And in the music business going from the LP to the cassette to the 8-Track to the CD to the mp3 happened awfully fast and left some without the ability to sell certain products.

      • Anne Braeburn June 10, 2013 at 8:39 pm #

        Good to know. Thanks for all the info, Steve.

  11. Sherri June 11, 2013 at 5:24 am #

    How does publishing/digitizing a backlist (if the author has regained the rights) fit into the non-compete clause?

  12. Rachel Muller June 12, 2013 at 4:04 pm #

    Thanks, Steve! That was very cut-n-dry. Glad to have a break down of the clause.

  13. Norma Horton June 14, 2013 at 5:42 am #

    Steve: Thanks for another excellent post regarding the business end of publishing. Contracts—regardless of the industry—are to be taken seriously, and the expense of defending oneself against a breech isn’t to be underestimated.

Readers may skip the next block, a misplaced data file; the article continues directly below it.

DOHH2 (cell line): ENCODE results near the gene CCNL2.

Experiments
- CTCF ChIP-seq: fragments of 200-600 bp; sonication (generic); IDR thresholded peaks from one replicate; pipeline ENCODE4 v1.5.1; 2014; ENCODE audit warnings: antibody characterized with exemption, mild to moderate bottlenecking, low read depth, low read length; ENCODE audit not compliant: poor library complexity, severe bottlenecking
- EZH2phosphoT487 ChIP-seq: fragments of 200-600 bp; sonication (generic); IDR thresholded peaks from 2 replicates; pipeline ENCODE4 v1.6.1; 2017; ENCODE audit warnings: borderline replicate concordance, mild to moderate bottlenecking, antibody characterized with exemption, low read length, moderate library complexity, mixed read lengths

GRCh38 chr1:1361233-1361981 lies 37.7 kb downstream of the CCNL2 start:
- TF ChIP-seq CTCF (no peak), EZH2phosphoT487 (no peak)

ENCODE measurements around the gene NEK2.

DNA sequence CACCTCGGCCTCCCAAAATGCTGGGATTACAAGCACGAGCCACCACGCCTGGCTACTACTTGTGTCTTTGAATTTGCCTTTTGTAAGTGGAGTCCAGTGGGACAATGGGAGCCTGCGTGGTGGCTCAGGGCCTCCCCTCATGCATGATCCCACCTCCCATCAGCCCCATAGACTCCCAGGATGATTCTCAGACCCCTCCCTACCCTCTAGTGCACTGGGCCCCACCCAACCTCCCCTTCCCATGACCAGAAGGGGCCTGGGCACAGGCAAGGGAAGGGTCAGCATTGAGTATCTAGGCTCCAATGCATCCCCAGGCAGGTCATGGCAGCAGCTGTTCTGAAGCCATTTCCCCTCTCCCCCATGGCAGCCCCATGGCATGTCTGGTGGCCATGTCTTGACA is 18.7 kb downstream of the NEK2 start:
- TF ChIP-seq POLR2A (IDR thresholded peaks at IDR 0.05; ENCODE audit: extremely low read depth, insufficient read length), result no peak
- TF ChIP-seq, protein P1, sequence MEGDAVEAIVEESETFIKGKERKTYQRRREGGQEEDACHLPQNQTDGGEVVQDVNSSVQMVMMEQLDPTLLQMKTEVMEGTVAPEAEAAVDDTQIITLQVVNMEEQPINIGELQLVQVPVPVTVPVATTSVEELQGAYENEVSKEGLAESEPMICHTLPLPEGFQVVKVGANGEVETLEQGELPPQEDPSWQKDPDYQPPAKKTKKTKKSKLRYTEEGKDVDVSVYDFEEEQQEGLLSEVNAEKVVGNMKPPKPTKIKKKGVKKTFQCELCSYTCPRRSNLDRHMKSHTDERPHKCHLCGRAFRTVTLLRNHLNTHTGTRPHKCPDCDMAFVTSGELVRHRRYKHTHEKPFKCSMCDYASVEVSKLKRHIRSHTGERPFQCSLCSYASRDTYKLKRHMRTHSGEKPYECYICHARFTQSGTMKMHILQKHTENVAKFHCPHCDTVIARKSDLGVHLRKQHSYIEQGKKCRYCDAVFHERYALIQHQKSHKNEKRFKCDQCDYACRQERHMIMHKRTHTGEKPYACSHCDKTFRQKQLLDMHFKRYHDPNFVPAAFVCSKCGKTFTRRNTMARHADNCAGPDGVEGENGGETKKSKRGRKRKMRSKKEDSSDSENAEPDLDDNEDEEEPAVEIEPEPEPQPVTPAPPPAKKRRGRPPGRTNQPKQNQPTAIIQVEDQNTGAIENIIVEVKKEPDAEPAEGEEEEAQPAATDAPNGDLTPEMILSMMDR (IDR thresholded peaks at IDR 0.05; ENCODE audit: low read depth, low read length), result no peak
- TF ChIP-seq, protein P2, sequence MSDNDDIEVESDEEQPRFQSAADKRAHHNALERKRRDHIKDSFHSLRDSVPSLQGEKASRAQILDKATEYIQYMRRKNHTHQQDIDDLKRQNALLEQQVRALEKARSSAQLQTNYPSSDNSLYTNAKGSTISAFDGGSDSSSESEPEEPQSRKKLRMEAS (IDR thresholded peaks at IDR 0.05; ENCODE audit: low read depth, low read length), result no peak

14. Ali Morris June 16, 2013 at 8:23 pm #

    Fantastic post. Very clearly written which is always a bonus when writing or reading about contracts and clauses. I am unpublished and have never been in this situation, but I feel better armed with posts like this. Thanks.

  15. Lisa researching non compete agreements December 29, 2013 at 1:53 pm #

    Thanks for breaking this down in easy to understand terms. I have found that it pays to read over non compete agreements very carefully, and if you are not comfortable with the wording, DO NOT sign it as is. Either suggest edits before signing, or just refuse altogether. Appreciate the great post!

Trackbacks/Pingbacks

  1. Is Traditional Publishing a Scam? -- Indie Author Guidebook, Part 2 - June 25, 2013

    [...] Once again, I tried to choose my words carefully, because this is a minefield. “The purpose of a non-compete clause is to protect the publisher’s investment in you as an author. Traditional publishers will typically invest tens of thousands of dollars in your book. If you do something that damages their investment, then they get very upset. My friend, agent Steve Laube wrote a nice blog on that just recently.” [...]

Leave a Reply

Your email address will not be published. Required fields are marked *